‘For these patients MRM (magnetic resonance mammography), which is an MRI of the breast, is a very effective procedure to detect malignant tissue changes at an early stage,’ said Evelyn Wenkel MD, who is using Siemens’ Magnetom Espree for magnetic resonance mammography (MRM) at the Radiological Institute at Erlangen University. ‘These patients require a particularly close-meshed net of early screening measures. MRI is clearly more unerring here than other diagnostic procedures – and compared to conventional mammography it also works without ionising radiation. ‘To achieve sufficiently adequate image quality in breast diagnostics we need to work with a field strength of at least 1.5 Tesla. Additionally, we need special, bilateral breast coils or, even better, multi-channel coils. With the sequences the examiner needs to ensure that the resolution regarding the recognisability of details is large and that the sequences are fast enough to show the accumulation of the contrast medium in a tumour. A malignant tumour, for instance, would normally absorb the contrast medium quickly, a benign tumour more slowly.’
Dr Wenkel is watching the race for increasingly larger field strengths with reservations – at least in terms of breast cancer diagnostics: ‘You can also improve the quality of MRI images through optimised coil and sequencing technology. At the moment, as far as I am aware, there are no randomised studies that prove the superiority of 3.0 or 7 Tesla machines over the 1.5 Tesla MRI scanners used for the diagnosis of breast cancer.’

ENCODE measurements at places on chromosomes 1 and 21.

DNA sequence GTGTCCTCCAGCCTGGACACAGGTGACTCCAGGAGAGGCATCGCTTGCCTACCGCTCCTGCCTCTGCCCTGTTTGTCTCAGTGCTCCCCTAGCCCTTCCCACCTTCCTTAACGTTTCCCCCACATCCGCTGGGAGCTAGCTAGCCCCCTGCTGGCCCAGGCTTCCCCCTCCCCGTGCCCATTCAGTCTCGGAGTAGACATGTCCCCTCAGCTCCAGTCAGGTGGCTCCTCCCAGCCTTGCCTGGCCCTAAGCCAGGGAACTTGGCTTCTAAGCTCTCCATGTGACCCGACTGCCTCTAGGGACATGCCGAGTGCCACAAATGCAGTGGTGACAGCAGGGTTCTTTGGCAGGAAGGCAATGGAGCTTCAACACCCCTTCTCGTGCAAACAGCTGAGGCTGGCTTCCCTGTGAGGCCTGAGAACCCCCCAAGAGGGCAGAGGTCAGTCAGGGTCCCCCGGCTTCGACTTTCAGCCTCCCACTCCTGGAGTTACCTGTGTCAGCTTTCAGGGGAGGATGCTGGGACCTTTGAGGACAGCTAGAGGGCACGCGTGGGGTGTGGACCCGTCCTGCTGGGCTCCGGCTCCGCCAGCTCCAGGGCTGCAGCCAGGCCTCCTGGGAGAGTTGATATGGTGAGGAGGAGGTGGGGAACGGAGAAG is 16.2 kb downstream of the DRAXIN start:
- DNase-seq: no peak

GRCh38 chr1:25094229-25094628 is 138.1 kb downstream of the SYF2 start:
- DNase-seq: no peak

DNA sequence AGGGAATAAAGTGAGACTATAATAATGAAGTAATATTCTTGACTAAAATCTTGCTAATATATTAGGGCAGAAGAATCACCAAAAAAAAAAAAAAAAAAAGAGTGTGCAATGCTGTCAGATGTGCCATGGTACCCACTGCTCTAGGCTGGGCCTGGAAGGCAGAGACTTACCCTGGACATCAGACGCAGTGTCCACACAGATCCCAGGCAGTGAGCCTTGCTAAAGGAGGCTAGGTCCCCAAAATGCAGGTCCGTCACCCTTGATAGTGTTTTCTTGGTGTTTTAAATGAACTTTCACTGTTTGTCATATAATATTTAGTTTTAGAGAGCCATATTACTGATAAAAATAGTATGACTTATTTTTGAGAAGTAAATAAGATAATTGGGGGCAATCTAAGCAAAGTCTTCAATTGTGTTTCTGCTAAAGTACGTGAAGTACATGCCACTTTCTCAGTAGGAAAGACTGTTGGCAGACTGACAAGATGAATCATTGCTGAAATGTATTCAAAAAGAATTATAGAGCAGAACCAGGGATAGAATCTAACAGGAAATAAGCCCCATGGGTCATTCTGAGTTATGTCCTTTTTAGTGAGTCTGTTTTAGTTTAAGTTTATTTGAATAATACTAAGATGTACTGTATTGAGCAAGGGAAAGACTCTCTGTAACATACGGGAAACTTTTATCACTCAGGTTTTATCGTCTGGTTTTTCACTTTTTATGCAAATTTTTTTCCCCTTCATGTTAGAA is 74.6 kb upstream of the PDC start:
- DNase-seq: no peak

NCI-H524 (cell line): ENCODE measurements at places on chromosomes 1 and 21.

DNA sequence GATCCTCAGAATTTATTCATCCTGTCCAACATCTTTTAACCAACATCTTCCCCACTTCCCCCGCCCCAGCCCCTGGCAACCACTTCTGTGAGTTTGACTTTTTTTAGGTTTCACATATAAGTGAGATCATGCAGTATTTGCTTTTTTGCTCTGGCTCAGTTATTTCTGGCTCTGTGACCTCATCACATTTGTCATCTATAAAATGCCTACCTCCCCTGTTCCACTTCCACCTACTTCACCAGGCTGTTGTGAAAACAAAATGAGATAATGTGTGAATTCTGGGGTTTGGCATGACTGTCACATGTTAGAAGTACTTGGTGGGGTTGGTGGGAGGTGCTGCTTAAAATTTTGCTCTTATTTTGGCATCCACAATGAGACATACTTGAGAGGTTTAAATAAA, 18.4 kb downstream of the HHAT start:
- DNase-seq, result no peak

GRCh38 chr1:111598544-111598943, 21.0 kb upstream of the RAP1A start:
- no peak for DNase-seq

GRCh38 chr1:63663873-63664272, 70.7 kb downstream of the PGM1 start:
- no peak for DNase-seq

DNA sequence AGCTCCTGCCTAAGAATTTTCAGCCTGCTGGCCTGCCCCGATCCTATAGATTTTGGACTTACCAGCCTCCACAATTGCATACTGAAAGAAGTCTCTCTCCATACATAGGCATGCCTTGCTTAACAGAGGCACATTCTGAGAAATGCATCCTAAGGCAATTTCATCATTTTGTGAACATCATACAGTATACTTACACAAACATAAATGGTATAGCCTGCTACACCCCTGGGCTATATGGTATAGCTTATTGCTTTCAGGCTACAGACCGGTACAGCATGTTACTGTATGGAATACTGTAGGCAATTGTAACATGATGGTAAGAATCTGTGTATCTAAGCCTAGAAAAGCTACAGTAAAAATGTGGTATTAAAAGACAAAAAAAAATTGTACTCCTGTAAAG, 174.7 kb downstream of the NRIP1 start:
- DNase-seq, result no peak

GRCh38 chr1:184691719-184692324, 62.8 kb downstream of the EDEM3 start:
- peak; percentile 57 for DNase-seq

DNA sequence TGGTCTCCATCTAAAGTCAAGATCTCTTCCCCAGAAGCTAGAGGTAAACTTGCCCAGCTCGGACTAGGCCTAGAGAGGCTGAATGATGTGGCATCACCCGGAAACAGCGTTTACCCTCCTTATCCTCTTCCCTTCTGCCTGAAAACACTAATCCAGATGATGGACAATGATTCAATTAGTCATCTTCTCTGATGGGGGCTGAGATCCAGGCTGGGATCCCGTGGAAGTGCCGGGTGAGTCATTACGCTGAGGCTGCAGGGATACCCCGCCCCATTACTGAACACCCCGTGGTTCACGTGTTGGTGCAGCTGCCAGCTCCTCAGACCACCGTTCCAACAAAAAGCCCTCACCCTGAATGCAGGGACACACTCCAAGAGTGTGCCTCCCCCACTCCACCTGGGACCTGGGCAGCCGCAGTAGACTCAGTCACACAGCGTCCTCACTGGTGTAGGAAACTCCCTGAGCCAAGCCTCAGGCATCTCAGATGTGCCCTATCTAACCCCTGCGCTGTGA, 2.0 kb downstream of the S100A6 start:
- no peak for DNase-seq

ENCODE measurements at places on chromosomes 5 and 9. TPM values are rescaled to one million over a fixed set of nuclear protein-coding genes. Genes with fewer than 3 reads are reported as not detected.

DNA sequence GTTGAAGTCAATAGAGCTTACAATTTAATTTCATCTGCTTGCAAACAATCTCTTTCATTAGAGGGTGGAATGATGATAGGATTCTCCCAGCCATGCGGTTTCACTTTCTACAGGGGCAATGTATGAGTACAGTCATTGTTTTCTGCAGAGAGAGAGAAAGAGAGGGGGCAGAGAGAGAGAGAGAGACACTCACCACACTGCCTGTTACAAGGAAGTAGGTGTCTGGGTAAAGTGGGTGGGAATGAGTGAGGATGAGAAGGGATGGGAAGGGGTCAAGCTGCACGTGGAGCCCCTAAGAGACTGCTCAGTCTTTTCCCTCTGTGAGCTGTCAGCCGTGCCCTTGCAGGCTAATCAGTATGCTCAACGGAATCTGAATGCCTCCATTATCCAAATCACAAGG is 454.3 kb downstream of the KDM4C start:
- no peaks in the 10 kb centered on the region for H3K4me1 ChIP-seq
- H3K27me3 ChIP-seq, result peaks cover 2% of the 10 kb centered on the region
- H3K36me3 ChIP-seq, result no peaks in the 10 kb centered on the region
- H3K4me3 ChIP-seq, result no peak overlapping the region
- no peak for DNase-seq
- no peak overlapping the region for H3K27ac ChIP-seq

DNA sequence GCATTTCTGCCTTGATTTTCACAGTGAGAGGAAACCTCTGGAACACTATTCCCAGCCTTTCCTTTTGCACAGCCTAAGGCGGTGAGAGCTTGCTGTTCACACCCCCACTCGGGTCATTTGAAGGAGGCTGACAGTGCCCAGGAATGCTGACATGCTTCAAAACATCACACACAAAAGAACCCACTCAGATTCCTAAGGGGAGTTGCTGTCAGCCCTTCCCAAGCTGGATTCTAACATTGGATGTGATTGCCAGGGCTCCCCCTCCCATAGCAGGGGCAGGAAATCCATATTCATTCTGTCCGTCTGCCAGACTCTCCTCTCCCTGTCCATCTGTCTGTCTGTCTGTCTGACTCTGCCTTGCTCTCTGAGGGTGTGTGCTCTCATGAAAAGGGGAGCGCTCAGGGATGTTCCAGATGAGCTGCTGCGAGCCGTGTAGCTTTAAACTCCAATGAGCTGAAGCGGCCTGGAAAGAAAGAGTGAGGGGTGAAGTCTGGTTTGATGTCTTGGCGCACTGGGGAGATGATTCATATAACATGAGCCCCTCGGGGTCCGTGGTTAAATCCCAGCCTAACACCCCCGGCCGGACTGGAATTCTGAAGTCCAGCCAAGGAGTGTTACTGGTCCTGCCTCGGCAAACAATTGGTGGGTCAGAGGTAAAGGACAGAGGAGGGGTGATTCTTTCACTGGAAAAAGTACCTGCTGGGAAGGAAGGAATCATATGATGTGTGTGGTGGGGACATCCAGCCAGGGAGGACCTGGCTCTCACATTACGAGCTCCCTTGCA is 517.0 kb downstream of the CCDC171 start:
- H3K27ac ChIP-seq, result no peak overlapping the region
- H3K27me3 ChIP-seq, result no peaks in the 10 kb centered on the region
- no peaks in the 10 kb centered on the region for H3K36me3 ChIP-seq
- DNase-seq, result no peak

Compared to sonography, one essential advantage of MRM is the lesser influence of the examining physician on the results, which makes MRM images more objective and easier to reproduce, and also makes it suitable for monitoring and aftercare, she points out. ‘In the past the differentiation between scar tissue and new tumours was always a big challenge, even for experienced diagnosticians. This hurdle is now easier to overcome with the help of MRM.’
MRM, she believes, will continue to gain in importance. However, for the early detection of breast cancer it will initially only be used for high risk patients due to the higher costs compared to traditional mammography and the number of available scanners.
A further application for MRM is in CUP (cancer of unknown primary) syndrome, which experts refer to when secondary tumours are found without the location of the primary tumour being detected. For this difficult diagnostic problem radiologists are pinning a lot of hope on MRM. For Dr Wenkel and her colleagues all the advantages of the procedure have not yet been exhausted. ‘Apart from purely morphological information about the mammary gland and its changes, MRM can deliver information about the biological characteristics of a tumour, such as cell density or biochemical characteristics. Finally, it has been shown that MRM can also significantly impact on surgery planning. For example, if a further tumour is diagnosed in the breast with the help of MRM this is of crucial importance for the operation. In certain cases an MRI can be important before breast surgery, so that all primary tumours can be detected and then removed during one intervention.’